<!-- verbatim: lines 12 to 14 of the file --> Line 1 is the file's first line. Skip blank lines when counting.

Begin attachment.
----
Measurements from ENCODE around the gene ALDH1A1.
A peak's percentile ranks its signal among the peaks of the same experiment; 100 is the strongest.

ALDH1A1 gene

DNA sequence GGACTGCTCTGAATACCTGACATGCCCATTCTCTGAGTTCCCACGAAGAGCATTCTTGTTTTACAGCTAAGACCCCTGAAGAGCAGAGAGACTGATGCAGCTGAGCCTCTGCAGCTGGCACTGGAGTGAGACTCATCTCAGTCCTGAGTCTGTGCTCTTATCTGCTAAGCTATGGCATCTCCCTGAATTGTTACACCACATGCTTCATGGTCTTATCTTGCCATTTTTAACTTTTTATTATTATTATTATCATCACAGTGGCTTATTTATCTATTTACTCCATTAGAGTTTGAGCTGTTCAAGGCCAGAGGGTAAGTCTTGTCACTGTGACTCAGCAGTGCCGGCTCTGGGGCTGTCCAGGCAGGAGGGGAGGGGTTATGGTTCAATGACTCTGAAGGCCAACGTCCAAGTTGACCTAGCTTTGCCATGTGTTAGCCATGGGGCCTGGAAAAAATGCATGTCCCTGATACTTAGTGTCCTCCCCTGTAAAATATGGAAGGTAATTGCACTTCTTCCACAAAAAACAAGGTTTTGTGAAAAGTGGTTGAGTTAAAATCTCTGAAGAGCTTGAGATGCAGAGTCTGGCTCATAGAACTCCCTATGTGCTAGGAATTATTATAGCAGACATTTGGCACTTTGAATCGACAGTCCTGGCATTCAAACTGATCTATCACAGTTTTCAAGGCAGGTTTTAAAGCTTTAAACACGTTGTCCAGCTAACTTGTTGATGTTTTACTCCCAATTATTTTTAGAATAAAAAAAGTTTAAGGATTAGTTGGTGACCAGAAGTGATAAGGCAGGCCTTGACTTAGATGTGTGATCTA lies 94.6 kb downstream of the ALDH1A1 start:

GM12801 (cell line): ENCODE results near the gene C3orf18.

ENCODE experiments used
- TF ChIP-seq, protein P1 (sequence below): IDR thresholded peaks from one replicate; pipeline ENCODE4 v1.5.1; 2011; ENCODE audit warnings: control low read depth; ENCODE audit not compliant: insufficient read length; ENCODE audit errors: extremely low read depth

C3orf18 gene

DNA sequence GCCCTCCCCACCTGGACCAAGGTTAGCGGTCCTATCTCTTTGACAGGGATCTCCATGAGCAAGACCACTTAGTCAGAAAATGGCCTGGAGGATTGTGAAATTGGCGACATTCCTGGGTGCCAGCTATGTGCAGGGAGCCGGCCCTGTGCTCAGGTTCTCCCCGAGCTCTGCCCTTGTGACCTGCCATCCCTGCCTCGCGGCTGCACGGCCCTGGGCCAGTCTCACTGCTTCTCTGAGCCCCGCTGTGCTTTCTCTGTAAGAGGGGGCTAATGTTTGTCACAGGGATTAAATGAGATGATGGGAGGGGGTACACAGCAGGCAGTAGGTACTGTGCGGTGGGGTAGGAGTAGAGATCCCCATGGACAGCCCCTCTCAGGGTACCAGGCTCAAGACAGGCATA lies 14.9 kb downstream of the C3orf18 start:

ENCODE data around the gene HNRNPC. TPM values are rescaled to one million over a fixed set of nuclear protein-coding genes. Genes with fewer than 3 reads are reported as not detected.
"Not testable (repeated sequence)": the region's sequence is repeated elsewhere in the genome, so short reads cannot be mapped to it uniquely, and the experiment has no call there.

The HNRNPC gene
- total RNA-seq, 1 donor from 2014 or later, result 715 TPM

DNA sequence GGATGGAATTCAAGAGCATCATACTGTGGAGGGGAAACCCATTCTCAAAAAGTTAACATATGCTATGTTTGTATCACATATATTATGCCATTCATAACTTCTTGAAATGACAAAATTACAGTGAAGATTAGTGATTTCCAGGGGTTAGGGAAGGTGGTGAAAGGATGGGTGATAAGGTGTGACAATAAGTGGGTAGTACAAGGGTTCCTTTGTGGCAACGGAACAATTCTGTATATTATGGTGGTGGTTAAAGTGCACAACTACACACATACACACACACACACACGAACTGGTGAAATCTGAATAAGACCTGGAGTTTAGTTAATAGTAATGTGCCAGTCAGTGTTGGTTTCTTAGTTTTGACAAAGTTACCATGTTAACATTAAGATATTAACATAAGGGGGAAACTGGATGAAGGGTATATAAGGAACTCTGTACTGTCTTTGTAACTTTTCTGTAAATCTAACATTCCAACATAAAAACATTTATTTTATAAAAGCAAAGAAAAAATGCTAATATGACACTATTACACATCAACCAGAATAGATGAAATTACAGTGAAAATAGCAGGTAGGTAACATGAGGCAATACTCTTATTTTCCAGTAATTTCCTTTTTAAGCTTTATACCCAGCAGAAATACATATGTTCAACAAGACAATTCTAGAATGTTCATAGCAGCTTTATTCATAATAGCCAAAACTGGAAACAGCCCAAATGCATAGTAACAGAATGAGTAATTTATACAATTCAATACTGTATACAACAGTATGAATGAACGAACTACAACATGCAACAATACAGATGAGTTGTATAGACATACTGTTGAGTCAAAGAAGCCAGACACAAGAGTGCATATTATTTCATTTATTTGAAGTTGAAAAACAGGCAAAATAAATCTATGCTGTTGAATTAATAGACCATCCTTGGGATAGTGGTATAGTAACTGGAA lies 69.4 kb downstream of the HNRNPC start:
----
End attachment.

The HNRNPC gene
- total RNA-seq, 1 donor from 2014 or later, result 715 TPM

DNA sequence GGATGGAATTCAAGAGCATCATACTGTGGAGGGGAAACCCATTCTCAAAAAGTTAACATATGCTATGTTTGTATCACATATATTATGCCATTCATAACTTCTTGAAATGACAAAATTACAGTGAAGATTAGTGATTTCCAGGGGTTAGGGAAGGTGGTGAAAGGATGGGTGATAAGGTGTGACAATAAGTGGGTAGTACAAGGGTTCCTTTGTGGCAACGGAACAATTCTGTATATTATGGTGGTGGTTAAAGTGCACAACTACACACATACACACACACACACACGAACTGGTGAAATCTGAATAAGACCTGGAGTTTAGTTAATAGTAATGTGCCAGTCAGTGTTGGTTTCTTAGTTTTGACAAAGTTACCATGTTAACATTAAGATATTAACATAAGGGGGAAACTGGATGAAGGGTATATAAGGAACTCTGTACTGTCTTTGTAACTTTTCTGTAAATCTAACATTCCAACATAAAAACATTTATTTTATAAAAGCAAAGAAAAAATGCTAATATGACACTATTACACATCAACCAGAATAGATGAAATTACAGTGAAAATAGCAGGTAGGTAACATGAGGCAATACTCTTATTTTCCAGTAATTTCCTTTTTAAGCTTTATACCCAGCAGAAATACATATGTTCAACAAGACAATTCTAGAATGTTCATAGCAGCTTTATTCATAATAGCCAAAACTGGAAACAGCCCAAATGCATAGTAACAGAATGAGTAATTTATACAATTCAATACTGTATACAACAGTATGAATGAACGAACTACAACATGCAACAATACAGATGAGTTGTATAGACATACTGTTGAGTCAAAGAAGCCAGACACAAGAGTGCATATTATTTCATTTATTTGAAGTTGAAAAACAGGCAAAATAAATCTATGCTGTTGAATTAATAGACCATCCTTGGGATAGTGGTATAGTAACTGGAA lies 69.4 kb downstream of the HNRNPC start: